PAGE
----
I have had a variety of problems with my cheese lately, bitter flavor, dry cheese with a tangy flavor, and I am trying to get a way to control what I'm coming out with better. I know that the dry tangy cheese was from trying to cook the cheddar to reach specific ph levels when my ph meter was not calibrated. I haven't figured out the bitter part yet.

I'm being very careful and recording step by step and keeping a good log, but I can't relate any of the ph levels that I am seeing back to what people on this forum are seeing. I've cleaned my meter, and I calibrate it before I start making cheese each time.

I may need a new better quality ph meter.

Is it possible that the milk starts out with a high ph? I don't know what the ph of milk is supposed to be.

At this point I am recording my ph levels but I am using the time as given in the recipe.



Tammy

Offline Sailor Con Queso

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Re: Pre Ripening the Milk
« Reply #3 on: January 02, 2013, 12:27:43 PM »
"Normal" milk pH is usually around 6.6. This time of year, my milk tends to be a little higher, around 6.7, so I compensate for the slightly higher pH. For example, the time to rennet is not an absolute constant. You look for a DROP in pH of .05 to .1 depending on the cheese. So you would add your starter bacteria and then wait for the pH to drop to say 6.65 or 6.6. Again, this depends on the cheese.
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Offline tnbquilt

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Re: Pre Ripening the Milk
« Reply #4 on: January 02, 2013, 04:13:02 PM »
Thanks. I checked my notes and my milk is 6.75 when I added the rennet, and after I got through the cooking stage and it was time to drain my ph was 6.37. I did not write down what it was before culture. I'm home now and I have my notes so I can be more accurate.

I balanced my ph meter before I started the make and it did calibrate, but tomorrow you have to calibrate it again.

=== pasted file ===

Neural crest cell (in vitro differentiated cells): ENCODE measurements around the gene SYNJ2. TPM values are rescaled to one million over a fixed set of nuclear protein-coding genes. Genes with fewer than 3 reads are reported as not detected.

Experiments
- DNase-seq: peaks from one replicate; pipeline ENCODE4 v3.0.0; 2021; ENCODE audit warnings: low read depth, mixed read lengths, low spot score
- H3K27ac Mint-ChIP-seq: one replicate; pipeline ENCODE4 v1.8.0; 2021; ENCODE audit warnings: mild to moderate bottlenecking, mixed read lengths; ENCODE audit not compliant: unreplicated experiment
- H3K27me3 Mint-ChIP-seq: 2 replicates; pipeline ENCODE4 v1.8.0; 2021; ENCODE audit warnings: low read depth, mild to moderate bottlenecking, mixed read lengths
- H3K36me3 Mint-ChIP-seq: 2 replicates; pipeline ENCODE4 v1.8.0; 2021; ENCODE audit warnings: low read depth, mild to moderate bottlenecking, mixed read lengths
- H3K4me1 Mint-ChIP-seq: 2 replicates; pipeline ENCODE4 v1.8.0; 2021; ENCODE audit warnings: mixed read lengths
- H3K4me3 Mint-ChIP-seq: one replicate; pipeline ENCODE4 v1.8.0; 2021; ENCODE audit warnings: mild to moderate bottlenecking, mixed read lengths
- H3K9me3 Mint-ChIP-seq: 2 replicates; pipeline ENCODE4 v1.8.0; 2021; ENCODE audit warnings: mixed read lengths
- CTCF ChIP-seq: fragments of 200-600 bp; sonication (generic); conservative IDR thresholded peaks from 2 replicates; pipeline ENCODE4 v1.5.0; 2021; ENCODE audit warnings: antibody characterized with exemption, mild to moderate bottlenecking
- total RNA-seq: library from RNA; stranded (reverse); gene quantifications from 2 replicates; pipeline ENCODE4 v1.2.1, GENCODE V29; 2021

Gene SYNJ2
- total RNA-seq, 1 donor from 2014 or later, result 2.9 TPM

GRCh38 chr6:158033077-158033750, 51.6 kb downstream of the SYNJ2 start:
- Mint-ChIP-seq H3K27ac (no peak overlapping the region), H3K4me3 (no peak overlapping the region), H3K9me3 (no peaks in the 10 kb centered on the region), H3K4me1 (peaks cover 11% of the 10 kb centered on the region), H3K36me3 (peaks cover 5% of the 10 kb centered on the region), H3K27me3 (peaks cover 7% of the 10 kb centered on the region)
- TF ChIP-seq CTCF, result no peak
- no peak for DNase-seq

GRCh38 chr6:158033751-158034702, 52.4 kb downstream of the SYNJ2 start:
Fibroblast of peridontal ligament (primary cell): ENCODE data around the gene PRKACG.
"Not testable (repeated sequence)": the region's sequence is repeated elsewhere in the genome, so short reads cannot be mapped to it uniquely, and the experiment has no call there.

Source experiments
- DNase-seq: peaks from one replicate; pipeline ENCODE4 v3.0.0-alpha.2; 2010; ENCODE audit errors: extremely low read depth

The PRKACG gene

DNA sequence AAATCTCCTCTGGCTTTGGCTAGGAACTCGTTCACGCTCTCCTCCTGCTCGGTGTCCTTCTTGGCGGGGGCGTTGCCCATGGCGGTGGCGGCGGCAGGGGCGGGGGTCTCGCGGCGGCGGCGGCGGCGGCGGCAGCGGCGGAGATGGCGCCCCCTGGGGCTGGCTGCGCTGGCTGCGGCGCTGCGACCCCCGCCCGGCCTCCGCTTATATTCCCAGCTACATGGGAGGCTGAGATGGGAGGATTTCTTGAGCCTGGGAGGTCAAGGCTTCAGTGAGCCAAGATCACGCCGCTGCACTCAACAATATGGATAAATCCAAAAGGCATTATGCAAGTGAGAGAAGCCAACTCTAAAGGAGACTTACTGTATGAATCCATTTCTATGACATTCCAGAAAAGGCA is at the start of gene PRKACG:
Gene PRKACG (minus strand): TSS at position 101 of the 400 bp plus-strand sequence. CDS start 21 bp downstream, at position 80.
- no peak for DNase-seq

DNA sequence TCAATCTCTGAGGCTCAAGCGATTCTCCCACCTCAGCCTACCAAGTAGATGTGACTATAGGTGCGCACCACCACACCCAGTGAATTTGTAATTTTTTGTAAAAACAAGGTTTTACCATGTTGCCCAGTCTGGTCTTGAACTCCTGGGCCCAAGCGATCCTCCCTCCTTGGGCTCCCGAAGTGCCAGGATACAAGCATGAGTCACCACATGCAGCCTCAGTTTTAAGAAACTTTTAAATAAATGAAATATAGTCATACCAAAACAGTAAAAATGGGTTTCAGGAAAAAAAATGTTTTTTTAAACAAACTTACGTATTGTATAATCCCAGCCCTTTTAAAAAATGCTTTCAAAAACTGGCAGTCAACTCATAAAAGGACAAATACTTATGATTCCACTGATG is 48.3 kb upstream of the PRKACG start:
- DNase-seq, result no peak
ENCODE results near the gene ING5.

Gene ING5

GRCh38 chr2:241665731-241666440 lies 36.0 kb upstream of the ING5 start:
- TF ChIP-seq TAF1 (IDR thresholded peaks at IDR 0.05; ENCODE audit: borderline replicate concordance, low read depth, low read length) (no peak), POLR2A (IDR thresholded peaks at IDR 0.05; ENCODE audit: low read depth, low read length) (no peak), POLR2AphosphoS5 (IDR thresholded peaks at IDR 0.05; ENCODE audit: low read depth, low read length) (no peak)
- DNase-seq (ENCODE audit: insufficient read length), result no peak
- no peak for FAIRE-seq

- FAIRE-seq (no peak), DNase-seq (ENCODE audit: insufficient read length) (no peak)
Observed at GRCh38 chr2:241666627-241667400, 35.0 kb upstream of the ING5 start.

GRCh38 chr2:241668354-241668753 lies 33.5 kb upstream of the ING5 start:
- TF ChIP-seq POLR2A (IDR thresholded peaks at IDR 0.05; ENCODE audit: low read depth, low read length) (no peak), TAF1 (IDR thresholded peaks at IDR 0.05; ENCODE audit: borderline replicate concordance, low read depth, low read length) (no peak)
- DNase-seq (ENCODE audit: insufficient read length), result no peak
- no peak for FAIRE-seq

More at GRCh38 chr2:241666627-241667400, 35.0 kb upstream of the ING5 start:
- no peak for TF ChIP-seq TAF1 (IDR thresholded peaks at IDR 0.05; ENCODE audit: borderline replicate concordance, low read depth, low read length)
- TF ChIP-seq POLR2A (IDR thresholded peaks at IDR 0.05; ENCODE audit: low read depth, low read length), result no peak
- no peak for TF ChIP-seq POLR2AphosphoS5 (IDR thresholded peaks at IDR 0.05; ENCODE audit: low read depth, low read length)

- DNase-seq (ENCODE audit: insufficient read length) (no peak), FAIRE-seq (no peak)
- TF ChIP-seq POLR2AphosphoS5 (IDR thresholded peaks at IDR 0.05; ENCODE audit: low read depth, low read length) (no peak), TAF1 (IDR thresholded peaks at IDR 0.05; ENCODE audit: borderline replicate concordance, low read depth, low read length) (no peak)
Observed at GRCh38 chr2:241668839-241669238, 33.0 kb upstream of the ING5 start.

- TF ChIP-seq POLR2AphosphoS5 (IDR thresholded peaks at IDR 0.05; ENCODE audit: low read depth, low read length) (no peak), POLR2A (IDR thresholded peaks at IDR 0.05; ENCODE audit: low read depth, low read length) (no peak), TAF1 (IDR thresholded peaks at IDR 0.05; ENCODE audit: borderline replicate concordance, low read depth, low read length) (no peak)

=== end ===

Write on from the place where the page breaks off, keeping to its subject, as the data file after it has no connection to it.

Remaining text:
I bet I need a PH meter, this is a older cheaper one that someone gave me.
Tammy


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Offline bbracken677

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Re: Pre Ripening the Milk
« Reply #5 on: January 02, 2013, 04:58:55 PM »
Virtually every milk I have used in Dallas has had a beginning pH of 6.7 plus or minus .05.  Not sure why you are saying you need a new meter...

Offline tnbquilt

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Re: Pre Ripening the Milk
« Reply #6 on: January 03, 2013, 11:35:37 AM »
I was trying to look at ph levels like I see listed here. I've read many times that you drain the cheddar at 6.03 to 6.01 and then you cheddar it to 5.84 and then press.

I'm not anywhere close to these ph levels, and if I wait until I do reach those levels the cheese is not edible. I assumed that the ph meter must be off.

I quit trying to aquire the ph levels that I see on the internet and just started recording my own at various times in the recipe. When I used the times in the recipe the cheddar came out pretty good, but I was trying to improve it by using my ph meter to check my accuracy and everything went down hill from there.

I think i work too hard at this, and I get off in left field alot
Tammy